America’s Changing Demographics

As The Guardian reports, an already-diverse American population is about to become even more pluralistic, as Europe’s historic role as a major source of immigrants shifts to Asia and Latin America.

An increase in Asian and Hispanic immigration … will drive U.S. population growth, with foreign-born residents expected to make up 18% of the country’s projected 441 million people in 50 years, the Pew Research Center said in a report being released on Monday.

This will be a record, higher than the nearly 15% during the late 19th century and early 20th century wave of immigration from Europe.

Today, immigrants make up 14% of the population, an increase from 5% in 1965.

The tipping point is expected to come in 2055, when Asians will become the largest immigrant group at 36%, compared with Hispanics at 34%. White immigrants to America, 80% back in 1965, will hover somewhere between 18% and 20% with black immigrants in the 8%-9% range, the study said.

Currently, 47% of immigrants living in the U.S. are Hispanic, but by 2065 that number will have dropped to 31%. Asians currently make up 26% of the immigrant population but in 50 years that percentage is expected to increase to 38%.

Immigrants from China and India will largely be driving the trend. The news might surprise most Americans given all the attention and concern regarding arrivals from south of the border; but with birth rates and economic prospects alike stabilizing, far fewer Latin Americans will be coming to the U.S. — though Hispanics will still remain the largest minority, owing to higher births within the country, rather than foreign arrivals. 

Moreover, 50 years from now, the U.S. will for the first time become a truly pluralistic country: while whites are currently the majority at 62 percent (followed by Hispanics at 18 percent, blacks at 12 percent, and Asians at 6 percent) no racial or ethnic group will be in the majority: whites will constitute 46 percent of the population, Hispanics at 24 percent, Asians at 14 percent and blacks at 13 percent. (Granted, many of those Hispanics will be white-passing and third or fourth generation, so contrary to popular belief, they will be fairly well integrated.)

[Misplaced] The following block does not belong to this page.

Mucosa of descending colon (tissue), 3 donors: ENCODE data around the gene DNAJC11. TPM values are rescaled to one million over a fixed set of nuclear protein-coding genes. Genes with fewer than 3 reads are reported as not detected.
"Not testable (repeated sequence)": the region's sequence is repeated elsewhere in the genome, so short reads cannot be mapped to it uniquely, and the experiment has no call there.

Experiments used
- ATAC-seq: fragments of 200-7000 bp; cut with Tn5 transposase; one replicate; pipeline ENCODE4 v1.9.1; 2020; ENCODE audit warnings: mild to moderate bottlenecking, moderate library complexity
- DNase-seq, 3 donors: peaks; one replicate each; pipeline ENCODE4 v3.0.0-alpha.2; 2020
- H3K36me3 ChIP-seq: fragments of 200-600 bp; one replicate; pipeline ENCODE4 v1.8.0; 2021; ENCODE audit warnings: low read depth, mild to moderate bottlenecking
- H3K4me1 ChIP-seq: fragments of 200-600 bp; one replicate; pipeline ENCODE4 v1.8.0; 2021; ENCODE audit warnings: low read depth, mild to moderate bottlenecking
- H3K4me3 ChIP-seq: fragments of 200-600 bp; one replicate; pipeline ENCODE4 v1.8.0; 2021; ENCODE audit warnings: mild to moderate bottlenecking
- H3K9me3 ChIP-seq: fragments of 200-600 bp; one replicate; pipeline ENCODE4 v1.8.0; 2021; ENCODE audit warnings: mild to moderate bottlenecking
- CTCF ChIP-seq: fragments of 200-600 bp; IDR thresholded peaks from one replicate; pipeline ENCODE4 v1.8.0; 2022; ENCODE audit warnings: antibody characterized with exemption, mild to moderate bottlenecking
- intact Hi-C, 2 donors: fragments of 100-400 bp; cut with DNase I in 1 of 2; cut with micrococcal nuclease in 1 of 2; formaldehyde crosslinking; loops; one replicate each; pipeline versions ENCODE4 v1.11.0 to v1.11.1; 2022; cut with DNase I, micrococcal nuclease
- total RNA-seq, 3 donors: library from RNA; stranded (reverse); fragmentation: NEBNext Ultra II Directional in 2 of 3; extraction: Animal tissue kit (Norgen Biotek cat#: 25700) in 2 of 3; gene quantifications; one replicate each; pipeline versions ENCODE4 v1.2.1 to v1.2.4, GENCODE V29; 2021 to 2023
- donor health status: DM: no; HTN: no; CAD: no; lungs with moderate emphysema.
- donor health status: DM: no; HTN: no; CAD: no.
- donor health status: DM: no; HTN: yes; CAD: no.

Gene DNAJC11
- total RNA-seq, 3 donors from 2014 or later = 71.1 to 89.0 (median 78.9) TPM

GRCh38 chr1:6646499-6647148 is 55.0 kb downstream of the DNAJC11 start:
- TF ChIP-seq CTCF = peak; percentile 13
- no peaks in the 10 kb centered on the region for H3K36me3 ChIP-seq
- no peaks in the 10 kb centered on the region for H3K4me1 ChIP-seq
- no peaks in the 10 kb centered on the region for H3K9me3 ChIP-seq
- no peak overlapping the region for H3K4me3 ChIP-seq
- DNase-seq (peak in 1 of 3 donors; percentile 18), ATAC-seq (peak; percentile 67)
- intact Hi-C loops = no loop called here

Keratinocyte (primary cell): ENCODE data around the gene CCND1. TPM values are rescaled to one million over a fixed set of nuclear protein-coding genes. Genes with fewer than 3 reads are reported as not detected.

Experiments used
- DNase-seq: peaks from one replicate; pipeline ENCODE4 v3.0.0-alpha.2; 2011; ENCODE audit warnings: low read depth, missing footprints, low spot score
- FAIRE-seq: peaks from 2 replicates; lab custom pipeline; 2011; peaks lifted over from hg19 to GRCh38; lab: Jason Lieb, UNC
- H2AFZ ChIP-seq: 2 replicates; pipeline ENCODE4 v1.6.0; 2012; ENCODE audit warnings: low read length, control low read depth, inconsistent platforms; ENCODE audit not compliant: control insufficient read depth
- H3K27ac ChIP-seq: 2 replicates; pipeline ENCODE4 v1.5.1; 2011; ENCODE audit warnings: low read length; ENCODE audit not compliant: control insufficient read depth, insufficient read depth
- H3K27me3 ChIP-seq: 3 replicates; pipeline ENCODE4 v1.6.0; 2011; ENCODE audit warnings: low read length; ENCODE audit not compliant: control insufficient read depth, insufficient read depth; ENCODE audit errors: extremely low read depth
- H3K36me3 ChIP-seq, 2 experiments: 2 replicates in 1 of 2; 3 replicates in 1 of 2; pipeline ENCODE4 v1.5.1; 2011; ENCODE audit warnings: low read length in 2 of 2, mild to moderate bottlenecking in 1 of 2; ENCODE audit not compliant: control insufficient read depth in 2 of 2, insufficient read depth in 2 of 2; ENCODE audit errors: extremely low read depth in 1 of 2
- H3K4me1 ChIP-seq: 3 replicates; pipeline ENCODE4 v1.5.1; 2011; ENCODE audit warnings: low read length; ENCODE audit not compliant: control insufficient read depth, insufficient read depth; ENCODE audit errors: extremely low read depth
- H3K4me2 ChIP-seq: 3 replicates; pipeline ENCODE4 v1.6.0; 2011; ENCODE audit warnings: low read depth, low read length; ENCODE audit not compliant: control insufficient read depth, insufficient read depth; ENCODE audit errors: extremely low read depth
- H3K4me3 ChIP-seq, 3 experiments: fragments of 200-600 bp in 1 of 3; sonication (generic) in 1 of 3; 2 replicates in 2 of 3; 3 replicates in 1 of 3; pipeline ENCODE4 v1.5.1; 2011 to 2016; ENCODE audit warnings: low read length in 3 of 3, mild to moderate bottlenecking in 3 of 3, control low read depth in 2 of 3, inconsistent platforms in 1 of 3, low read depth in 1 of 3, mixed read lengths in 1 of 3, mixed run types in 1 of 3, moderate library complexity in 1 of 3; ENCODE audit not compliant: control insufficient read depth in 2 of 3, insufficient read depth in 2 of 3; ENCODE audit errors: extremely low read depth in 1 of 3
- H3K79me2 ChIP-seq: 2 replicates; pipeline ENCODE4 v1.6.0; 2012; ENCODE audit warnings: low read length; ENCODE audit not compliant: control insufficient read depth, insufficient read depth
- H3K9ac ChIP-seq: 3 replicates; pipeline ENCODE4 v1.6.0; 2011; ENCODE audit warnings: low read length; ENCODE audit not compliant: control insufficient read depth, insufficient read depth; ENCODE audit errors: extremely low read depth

Given the vast demographic changes ahead, and the current anxieties about immigrants (particularly those from Latin America), one can imagine that this news will be far from welcomed. But if this particular survey is any indication, tolerance and enthusiasm may yet prevail.

Pew also asked Americans surveyed for one word to describe immigrants in the U.S. today. Twelve per cent said “illegal”; “overpopulation” was at 5%; “legality (other than illegal)” at 4%; and “jobs”, “deportation”, “Americans” and “work ethic” at 3% each.

Forty-nine percent offered general descriptions, and of those 12% were positive, 11% negative and 26% neutral, according to the report.

Americans also said immigrants are likely to make the U.S. better, with 45% agreeing with that statement and 37% saying they make the country worse; 18% said they don’t have much of an effect one way or the other.

So depending on how you frame the issue, Americans are at worst divided on the issue; it remains to be seen which way the balance will tip as the country’s demographics continue to change. Will an increasingly more diverse society subsequently become more accepting of diversity? Or will the sizeable “native” population, namely whites, push back against the perceived threat to American identity and culture? What are your thoughts?

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